Farmers, Fishers, Bakers

3000 K St. NW. 202-298-8783. http://www.farmersfishersbakers.com.

The Tiki Redux menu at this Georgetown waterfront bar turns the clock way back to such old-school cocktails as Zombies, Mai Tais and Scorpions as they were made in the 1930s and ’40s, before they got too boozy and too sweet. There’s also a section of frozen tiki drinks for hot days.
The Majestic

911 King St., Alexandria. 703-837-9117. http://www.majesticcafe.com.

The new summer cocktail menu from Todd Thrasher and Co. is a mix of tweaked classics and new creations. “Old Fames, Great Dames” blends a house-smoked falernum with gin and apricot brandy. Cinnamon, citrus and rum come together in the Monosyllabic Parrot. Most drinks are $10 to $12, and for $24, there’s a rum-heavy bowl to share with a group.
Shanghai Village

4929 Bethesda Ave., Bethesda. 301-654-7788.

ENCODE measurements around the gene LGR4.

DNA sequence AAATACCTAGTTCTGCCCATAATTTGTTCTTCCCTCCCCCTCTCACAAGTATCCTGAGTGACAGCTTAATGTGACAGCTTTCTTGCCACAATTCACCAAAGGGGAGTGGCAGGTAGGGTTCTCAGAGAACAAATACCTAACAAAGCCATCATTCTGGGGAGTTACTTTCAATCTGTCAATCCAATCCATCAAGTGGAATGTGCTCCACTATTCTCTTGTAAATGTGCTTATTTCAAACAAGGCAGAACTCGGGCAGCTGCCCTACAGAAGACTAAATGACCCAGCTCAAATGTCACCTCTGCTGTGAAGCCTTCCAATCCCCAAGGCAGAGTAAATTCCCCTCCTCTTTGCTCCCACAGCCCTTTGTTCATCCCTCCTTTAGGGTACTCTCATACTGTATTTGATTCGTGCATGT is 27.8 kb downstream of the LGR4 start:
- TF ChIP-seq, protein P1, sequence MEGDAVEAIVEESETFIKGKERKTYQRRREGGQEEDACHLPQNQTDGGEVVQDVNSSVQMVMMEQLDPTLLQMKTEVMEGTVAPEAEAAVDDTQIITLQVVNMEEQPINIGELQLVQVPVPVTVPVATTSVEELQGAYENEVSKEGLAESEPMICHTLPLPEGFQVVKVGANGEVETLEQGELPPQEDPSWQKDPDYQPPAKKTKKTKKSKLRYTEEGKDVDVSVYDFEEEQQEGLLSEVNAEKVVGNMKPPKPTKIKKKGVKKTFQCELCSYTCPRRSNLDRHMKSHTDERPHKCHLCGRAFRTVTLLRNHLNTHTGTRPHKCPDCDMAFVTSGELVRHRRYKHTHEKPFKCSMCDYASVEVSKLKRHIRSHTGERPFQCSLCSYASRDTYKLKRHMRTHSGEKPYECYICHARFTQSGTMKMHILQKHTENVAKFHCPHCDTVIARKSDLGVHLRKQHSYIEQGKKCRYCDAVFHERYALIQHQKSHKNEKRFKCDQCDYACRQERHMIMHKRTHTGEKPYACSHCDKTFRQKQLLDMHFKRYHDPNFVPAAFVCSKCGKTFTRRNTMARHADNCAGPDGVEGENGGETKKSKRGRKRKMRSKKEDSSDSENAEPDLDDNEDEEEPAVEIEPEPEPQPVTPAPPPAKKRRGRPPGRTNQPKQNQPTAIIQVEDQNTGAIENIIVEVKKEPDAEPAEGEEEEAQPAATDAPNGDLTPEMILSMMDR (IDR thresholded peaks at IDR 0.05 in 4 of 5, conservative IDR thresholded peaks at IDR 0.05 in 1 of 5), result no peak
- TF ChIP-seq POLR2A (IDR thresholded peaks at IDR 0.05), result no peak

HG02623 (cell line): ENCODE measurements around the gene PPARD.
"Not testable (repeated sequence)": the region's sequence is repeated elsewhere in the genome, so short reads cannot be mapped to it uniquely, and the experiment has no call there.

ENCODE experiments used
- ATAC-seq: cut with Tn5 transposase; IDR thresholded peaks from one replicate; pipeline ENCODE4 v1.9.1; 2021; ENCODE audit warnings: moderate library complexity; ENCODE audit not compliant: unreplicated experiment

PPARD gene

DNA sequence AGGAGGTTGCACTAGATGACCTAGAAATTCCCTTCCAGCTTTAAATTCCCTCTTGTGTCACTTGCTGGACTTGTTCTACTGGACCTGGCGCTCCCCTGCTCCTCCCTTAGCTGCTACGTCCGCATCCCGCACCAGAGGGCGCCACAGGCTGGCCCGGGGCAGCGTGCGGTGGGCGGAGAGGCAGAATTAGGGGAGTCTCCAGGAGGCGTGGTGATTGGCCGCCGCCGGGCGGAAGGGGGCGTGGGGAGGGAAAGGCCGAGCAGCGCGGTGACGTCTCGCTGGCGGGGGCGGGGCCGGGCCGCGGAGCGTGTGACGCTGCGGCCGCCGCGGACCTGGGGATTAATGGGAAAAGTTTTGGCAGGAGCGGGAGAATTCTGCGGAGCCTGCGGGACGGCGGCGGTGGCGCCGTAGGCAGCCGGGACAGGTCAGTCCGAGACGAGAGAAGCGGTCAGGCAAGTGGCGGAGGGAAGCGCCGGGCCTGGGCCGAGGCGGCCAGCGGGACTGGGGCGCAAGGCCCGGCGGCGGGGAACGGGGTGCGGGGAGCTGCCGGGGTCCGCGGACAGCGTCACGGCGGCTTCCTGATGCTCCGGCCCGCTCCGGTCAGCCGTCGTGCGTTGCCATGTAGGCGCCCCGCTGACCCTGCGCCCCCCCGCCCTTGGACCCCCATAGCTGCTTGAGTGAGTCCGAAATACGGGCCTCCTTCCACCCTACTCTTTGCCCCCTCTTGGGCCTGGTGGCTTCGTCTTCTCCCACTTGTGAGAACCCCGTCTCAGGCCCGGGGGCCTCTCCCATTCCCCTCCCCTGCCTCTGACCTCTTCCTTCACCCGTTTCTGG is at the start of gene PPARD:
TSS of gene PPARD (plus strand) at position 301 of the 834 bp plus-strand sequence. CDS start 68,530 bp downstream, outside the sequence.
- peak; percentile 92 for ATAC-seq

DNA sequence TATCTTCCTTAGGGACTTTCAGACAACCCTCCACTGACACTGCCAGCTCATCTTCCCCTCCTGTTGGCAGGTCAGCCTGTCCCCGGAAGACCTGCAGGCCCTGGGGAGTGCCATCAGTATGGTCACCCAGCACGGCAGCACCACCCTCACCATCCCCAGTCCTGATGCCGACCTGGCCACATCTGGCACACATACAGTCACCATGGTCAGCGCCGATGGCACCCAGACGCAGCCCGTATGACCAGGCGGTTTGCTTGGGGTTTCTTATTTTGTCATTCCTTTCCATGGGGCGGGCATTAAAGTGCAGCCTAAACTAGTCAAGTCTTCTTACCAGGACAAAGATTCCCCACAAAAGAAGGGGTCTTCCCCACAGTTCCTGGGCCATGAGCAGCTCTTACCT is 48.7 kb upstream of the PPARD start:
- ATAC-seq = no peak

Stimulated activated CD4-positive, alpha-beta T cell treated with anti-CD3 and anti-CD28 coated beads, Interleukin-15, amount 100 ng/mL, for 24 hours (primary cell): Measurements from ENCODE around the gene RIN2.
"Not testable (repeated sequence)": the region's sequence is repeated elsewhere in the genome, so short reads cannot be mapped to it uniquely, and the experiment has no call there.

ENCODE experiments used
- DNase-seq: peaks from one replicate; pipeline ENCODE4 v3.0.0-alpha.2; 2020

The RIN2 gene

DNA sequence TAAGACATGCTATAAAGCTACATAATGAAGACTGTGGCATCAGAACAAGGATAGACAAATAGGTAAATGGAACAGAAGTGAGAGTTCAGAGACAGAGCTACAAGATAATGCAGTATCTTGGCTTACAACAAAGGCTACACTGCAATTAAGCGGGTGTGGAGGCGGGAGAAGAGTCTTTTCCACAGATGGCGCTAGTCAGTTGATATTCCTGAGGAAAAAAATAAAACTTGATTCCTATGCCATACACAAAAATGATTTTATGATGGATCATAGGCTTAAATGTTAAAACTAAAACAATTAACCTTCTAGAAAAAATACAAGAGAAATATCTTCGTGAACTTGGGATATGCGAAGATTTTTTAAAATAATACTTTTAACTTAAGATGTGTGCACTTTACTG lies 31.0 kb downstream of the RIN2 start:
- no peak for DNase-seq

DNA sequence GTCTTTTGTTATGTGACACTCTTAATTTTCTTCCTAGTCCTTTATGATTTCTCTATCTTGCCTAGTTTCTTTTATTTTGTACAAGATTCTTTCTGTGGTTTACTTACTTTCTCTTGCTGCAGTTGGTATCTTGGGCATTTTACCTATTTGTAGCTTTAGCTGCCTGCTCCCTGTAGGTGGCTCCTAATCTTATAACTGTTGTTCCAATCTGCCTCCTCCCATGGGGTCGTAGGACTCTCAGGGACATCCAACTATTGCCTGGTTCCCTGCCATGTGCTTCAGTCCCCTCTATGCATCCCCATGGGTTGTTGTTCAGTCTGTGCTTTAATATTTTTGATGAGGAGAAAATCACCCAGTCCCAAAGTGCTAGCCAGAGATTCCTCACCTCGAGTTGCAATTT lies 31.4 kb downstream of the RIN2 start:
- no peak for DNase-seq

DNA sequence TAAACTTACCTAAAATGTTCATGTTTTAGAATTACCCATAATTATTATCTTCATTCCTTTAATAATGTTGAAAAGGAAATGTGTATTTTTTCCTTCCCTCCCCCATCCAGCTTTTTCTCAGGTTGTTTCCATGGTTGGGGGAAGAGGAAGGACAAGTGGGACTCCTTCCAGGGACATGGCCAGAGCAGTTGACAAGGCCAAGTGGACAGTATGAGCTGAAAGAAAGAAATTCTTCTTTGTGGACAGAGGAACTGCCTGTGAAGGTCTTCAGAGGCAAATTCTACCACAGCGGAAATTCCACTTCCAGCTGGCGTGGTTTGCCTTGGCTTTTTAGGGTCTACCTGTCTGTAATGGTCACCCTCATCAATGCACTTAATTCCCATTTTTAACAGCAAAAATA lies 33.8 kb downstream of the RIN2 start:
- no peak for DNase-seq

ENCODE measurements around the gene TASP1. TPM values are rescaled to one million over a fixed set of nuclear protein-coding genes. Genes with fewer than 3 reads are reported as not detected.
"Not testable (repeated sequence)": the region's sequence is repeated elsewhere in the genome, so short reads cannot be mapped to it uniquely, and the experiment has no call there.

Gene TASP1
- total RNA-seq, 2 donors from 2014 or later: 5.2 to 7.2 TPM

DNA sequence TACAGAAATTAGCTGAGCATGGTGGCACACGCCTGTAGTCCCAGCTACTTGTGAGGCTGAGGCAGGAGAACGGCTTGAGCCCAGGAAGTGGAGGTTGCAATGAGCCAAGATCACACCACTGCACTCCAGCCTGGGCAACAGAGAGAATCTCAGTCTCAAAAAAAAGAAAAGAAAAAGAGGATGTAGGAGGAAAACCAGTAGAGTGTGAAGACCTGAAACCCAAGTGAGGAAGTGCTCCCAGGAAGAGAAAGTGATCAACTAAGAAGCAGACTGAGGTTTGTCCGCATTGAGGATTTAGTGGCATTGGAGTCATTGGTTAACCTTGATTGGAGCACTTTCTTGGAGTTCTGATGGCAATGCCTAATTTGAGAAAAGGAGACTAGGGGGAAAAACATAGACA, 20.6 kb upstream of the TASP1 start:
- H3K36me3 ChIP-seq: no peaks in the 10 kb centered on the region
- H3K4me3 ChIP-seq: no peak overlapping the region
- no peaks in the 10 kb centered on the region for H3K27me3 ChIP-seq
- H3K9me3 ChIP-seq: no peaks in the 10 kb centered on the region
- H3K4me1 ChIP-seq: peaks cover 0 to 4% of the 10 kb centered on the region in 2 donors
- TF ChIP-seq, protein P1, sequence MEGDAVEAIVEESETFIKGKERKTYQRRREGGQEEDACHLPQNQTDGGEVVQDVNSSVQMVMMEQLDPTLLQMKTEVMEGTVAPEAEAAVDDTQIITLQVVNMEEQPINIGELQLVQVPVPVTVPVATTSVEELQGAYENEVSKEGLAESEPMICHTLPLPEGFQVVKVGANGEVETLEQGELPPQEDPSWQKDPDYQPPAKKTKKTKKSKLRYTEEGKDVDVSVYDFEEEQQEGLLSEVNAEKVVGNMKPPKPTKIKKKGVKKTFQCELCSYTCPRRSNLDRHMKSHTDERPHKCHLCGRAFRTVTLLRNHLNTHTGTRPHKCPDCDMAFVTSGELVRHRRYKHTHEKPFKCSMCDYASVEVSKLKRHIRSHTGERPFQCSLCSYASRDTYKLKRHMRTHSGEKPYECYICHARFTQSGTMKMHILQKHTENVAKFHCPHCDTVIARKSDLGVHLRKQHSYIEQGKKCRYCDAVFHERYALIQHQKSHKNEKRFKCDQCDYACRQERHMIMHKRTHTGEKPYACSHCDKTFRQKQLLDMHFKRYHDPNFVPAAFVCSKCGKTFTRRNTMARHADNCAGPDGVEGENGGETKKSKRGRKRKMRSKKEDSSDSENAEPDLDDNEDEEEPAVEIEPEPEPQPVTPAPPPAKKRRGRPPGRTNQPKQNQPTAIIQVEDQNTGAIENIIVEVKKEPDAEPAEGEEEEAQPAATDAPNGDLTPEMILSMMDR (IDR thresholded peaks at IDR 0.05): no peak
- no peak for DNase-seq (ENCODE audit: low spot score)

This quiet-looking restaurant on the quieter side of Bethesda Avenue is known for its Peking duck and Szechuan chicken. But owner Kwok Cheung, a veteran of the old downtown Trader Vic’s, also offers such rarities as the Navy Grog, Fog Cutter and Doctor Funk. There’s also a two-person Scorpion Bowl.

I am flying into DC this Saturday, which is their last day. I didn't even know it existed! Is anybody interested in joining up and wishing the place a fond farewell?

The scary news for me is that the article mentions that Passenger and Columbia Room might be closing as well. These are world famous and it would be a shame to lose them!

Bar Charley sounds great. Does anyone know what their selection of mugs is? Is it the hula girl mug only? Or are there others?